( 1932 )
It is worth quoting Graham Pollard * on the slight mystery involving the publication of this – brown wrappered – version of Meade Falkner’s collected poetry.
“The Poems in brown wrappers and the Poems in green wrappers present a problem. They are quite distinct editions, differently set up by different printers in different text types; but sufficiently alike for the format of one to have been copied from the other. There is no mystery about the green wrapper edition, of which 500 copies were printed for Mrs Meade Falkner in July 1933. The brown wrapper edition looks like a piece of provincial printing and contains several obvious misprints. There has never been any popular, or even collectors’, demand for these poems; and it seems inconceivable that the brown wrapper edition should be a piracy or a copy of the edition in green. The presumption, therefore, is that the green wrapper edition is the second edition set up from the one in brown wrappers….”
Kenneth Warren says that it was early in the summer of 1932 that the first steps were taken towards publication. Anne Falkner was staying at the family home in Weymouth and found a bundle of her brother’s verse which she had typed up previously. When she showed them to Falkner, he produced some more. By the time he returned to Durham they had sent off a selection to Geoffrey Madan, who promised to take charge of their publication. Falkner remarked “I should like to live to see them through”. Within eight weeks he was dead.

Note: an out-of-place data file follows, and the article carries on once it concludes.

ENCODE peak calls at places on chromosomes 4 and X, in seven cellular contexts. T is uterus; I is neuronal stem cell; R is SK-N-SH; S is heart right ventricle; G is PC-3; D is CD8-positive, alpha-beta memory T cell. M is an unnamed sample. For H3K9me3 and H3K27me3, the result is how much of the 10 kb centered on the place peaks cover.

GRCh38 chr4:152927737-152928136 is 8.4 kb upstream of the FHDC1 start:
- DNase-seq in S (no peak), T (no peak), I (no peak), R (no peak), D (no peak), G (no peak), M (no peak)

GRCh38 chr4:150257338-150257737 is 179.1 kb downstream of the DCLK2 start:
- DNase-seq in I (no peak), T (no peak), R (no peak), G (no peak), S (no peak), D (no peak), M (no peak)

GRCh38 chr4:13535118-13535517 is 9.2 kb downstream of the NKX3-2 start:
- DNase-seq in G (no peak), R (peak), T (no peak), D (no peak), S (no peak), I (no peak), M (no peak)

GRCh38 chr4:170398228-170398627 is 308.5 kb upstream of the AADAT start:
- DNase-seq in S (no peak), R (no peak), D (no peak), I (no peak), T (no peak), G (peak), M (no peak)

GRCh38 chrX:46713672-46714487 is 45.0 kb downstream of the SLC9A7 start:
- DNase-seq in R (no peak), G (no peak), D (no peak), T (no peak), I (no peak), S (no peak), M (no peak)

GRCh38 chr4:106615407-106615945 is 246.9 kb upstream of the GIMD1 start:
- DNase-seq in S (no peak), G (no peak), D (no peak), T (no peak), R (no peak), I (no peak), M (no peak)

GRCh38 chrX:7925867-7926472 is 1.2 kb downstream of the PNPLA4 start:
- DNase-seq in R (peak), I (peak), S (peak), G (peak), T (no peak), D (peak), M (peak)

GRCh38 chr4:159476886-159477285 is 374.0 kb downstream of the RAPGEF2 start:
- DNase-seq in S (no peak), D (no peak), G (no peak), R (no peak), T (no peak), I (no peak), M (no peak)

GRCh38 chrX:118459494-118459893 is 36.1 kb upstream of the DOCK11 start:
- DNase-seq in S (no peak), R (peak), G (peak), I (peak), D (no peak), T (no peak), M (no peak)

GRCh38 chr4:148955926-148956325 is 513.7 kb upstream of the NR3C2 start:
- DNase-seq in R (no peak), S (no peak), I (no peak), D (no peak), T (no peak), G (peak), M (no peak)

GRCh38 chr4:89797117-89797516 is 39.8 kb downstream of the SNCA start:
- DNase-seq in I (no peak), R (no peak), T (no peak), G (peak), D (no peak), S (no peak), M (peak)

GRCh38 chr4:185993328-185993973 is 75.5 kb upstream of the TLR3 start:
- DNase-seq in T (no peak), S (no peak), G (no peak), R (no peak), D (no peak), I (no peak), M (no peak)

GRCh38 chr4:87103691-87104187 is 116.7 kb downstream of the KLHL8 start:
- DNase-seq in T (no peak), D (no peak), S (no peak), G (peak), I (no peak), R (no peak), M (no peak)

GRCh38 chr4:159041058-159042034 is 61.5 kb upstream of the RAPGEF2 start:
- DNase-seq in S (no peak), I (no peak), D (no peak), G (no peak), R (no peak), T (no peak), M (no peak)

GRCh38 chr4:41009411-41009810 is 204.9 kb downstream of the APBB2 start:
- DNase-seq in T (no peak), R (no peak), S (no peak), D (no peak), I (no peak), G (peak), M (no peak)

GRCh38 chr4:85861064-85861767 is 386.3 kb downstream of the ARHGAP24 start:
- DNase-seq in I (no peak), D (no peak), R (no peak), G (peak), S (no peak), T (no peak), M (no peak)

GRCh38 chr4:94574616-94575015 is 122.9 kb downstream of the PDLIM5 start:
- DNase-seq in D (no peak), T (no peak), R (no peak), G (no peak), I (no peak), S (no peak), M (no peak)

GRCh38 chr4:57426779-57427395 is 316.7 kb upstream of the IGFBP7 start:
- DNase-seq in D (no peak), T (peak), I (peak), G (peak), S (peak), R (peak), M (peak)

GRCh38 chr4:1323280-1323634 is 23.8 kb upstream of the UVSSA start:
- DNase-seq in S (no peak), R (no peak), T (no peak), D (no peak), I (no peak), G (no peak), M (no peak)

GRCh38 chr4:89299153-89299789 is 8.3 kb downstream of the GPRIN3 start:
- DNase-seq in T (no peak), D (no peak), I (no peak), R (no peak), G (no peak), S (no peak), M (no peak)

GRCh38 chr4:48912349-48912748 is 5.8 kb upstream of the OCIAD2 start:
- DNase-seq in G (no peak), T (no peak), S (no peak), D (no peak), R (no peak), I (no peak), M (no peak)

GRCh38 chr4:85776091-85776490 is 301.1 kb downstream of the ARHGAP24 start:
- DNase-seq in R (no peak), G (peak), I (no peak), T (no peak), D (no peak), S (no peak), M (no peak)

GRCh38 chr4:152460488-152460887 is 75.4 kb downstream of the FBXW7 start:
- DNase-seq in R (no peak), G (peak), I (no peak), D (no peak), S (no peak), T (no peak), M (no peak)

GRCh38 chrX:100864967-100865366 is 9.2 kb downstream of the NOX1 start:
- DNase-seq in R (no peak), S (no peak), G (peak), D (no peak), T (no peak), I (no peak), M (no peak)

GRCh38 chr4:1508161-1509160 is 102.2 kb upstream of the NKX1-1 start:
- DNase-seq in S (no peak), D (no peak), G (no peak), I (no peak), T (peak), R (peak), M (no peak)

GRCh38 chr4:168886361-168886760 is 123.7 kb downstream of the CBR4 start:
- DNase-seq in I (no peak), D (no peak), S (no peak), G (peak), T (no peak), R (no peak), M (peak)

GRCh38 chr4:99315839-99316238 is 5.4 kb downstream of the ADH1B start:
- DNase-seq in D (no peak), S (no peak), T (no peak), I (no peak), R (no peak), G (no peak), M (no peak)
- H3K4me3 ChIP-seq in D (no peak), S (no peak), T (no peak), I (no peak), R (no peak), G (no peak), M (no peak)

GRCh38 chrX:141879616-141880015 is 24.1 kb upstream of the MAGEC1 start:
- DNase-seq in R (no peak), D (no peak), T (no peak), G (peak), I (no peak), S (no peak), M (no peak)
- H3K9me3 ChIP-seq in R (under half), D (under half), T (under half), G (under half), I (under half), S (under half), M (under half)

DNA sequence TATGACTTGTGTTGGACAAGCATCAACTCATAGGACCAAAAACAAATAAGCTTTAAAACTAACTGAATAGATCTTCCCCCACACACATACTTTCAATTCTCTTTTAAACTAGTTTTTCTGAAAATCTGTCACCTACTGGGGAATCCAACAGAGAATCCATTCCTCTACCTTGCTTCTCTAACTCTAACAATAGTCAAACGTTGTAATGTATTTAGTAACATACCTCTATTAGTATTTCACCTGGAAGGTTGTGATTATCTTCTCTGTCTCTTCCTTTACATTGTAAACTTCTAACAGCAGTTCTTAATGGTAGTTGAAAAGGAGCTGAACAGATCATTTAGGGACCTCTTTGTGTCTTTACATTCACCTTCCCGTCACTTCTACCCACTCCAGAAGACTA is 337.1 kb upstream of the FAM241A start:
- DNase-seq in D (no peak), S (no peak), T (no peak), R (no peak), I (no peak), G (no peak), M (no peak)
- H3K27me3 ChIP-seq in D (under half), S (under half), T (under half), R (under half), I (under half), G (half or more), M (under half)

Warren has a useful chapter in his biography of Falkner, where he discusses the latter’s talent as a poet. Falkner wrote poetry whilst at school in Marlborough, where he won the Plater Prize for heroic verse at the age of eighteen. He seems to have written poetry for most of his life and several appeared either in the Spectator or the Cornhill magazines. As Warren rightly says, Falkner has had his champions – such as Geoffrey Grigson, John Betjeman and David Cecil, but also slighting critics. Falkner ranges over historical, topographical and religious themes, often combining them, with a marked emphasis on “the past, a fanciful past, graceful, charming or melancholy, not nasty, painful or sordid”. Whilst there are no love themes, death is referred to. Some examples have already been published in the Society’s Newsletter or, with analysis and commentary, in the Journal.
The Last Church
Friend, when the dews are falling,
When the red sunset fades,
When summer owls are calling
Deep in the darkening glades;
Some day we shall see beckoning
A spire over the hill,
A church beyond our reckoning,
One church still……
…..Dirige, de profundis,
For churches of the past,
Deus obruimur undis,
Is this church to be the last?
And the lights will seem to us lower,
The altar candles dim,
And the voices softer and slower,
A funeral hymn.
· Graham Pollard: Some Uncollected Authors XXV: John Meade Falkner, 1858-1932
from The Book Collector – Autumn 1960 pp. 318-325